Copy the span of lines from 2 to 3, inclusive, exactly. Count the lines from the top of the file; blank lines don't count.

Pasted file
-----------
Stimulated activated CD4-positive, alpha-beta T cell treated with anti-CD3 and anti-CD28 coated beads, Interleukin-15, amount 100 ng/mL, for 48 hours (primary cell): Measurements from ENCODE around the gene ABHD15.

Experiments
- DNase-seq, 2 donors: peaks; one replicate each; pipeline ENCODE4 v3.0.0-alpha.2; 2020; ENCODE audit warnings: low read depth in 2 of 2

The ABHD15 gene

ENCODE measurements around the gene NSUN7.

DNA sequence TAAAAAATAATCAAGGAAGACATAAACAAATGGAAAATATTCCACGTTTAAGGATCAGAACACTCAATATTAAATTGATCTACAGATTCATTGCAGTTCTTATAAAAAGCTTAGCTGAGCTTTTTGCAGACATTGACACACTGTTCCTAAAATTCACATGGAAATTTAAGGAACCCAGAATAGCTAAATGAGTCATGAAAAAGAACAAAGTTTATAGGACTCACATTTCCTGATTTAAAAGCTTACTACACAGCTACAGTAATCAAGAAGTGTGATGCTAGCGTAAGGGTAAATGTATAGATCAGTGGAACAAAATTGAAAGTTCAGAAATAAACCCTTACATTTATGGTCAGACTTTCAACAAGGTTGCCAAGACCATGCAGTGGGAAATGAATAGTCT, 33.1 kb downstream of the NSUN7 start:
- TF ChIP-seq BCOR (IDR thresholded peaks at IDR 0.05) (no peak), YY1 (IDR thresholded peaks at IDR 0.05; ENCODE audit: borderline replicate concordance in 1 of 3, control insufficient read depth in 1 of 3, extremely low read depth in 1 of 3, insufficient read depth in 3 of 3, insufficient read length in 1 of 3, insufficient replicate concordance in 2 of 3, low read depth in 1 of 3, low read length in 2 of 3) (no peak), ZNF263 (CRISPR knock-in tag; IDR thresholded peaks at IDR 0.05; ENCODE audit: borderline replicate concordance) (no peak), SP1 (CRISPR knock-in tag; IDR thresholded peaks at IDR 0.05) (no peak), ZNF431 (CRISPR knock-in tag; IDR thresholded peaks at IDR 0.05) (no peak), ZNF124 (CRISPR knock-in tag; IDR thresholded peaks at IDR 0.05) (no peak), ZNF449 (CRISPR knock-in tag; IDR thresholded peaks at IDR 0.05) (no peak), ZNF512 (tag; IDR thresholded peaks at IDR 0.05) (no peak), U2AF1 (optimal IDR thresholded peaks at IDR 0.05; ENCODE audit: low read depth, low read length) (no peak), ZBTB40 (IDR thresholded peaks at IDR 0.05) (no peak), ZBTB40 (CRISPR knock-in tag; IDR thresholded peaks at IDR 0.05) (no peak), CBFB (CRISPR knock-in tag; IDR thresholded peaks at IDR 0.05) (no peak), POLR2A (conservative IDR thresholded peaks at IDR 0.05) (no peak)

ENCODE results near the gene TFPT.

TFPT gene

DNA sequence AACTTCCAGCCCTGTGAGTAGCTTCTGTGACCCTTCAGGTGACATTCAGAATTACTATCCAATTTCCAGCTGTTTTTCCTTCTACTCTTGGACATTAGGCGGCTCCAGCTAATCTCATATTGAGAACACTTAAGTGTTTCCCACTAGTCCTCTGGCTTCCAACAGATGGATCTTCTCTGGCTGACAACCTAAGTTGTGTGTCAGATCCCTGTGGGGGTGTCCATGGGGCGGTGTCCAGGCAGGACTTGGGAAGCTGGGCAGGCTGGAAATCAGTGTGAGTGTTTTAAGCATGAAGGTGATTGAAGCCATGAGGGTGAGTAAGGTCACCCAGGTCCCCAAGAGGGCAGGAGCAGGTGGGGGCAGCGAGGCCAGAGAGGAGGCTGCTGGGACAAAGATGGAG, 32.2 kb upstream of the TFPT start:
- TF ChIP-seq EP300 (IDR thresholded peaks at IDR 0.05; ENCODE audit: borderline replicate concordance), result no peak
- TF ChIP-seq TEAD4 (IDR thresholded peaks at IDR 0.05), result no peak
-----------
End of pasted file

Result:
Experiments
- DNase-seq, 2 donors: peaks; one replicate each; pipeline ENCODE4 v3.0.0-alpha.2; 2020; ENCODE audit warnings: low read depth in 2 of 2